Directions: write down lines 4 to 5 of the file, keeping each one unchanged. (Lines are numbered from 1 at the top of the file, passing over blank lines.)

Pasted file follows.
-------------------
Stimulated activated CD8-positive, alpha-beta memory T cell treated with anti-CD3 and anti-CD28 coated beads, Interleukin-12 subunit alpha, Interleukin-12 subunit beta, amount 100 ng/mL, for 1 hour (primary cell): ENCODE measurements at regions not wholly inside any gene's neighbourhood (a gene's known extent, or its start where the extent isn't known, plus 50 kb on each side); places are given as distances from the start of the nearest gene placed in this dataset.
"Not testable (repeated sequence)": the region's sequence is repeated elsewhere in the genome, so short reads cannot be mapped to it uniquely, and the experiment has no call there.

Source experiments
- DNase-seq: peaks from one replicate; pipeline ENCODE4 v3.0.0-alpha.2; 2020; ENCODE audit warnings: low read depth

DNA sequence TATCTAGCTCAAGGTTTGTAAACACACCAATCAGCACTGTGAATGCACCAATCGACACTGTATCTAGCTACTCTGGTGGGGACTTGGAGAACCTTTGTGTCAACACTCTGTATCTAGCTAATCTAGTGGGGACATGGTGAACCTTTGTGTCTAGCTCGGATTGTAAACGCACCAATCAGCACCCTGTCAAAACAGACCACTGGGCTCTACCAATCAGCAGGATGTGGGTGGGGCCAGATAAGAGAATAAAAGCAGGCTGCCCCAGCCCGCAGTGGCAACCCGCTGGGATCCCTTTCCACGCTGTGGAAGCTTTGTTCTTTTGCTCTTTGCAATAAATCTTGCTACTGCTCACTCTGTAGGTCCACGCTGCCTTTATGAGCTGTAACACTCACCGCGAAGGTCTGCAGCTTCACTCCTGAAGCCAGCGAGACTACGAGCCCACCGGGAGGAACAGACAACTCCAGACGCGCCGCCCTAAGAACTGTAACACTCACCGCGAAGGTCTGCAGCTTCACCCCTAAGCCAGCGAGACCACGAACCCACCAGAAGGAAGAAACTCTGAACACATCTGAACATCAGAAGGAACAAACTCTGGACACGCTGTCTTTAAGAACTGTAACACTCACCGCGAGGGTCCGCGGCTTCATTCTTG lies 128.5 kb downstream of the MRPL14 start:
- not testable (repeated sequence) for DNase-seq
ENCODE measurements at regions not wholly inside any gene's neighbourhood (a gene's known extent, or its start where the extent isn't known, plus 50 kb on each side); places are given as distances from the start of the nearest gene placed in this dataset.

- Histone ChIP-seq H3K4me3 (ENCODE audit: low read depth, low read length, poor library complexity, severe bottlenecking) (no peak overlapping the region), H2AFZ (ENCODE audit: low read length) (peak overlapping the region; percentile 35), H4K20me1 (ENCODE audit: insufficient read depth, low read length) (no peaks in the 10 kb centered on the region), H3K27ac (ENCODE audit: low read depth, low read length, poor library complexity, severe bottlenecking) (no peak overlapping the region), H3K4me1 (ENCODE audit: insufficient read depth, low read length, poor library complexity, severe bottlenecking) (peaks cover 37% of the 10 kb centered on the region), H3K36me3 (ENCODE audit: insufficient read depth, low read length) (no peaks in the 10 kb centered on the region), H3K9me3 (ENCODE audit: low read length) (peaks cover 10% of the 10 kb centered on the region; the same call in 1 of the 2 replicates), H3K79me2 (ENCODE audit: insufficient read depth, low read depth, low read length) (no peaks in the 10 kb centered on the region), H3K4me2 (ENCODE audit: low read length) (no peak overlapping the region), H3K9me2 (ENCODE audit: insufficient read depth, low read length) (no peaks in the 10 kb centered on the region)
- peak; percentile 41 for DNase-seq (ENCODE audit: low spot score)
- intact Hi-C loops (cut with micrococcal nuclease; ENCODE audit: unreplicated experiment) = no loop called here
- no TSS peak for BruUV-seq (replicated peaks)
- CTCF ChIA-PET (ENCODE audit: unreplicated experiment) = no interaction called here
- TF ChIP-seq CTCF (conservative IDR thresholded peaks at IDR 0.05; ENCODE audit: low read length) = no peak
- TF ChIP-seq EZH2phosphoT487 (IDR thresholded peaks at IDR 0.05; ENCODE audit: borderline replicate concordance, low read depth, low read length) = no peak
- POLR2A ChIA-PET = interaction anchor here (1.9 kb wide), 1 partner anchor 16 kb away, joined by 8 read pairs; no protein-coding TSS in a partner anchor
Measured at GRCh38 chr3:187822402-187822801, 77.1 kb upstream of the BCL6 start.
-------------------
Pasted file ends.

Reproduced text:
- DNase-seq: peaks from one replicate; pipeline ENCODE4 v3.0.0-alpha.2; 2020; ENCODE audit warnings: low read depth

DNA sequence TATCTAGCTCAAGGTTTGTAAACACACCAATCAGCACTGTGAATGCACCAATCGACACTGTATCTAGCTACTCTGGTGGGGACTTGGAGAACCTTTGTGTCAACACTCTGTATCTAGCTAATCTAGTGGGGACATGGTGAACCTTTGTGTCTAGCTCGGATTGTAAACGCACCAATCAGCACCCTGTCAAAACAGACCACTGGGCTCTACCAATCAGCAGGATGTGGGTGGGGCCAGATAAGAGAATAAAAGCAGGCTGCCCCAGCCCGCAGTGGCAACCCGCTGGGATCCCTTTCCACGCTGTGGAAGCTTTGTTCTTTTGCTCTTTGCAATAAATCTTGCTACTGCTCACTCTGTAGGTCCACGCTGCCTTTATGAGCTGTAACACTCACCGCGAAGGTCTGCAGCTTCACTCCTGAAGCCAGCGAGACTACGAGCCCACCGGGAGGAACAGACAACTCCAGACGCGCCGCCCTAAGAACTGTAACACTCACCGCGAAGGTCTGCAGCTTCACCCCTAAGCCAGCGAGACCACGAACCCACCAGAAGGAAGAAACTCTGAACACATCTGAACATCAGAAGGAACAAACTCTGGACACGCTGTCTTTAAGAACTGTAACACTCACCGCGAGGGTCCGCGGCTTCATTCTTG lies 128.5 kb downstream of the MRPL14 start: